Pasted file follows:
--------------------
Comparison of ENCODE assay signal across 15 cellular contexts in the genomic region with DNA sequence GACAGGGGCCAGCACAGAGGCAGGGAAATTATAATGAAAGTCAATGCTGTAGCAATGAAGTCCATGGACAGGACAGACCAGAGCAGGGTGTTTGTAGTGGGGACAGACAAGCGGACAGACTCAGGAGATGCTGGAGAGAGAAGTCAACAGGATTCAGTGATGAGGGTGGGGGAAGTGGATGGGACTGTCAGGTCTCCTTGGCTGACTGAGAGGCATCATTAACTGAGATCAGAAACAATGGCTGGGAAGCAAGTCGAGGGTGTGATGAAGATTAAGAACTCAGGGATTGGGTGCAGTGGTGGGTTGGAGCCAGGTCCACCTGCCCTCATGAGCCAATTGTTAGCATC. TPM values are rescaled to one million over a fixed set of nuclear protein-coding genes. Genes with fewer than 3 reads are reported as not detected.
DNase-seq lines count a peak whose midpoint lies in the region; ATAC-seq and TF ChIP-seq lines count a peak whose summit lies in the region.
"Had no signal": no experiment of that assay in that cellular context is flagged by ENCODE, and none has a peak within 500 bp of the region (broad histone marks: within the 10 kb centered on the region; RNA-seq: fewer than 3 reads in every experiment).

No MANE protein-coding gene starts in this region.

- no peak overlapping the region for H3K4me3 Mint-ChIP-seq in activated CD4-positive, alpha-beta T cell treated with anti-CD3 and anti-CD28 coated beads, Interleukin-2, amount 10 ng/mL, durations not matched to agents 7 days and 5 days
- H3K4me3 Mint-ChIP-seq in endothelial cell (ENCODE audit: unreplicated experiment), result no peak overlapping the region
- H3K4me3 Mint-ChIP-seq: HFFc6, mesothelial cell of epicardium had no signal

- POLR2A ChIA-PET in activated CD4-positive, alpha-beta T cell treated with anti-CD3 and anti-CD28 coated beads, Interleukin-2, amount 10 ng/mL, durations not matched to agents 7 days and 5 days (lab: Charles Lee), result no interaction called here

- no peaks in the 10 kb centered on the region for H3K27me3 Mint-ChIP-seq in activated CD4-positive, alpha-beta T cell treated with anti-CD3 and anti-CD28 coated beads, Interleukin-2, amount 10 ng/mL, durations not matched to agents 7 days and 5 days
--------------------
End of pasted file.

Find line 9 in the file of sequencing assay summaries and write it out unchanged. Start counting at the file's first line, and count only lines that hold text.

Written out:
- no peaks in the 10 kb centered on the region for H3K27me3 Mint-ChIP-seq in activated CD4-positive, alpha-beta T cell treated with anti-CD3 and anti-CD28 coated beads, Interleukin-2, amount 10 ng/mL, durations not matched to agents 7 days and 5 days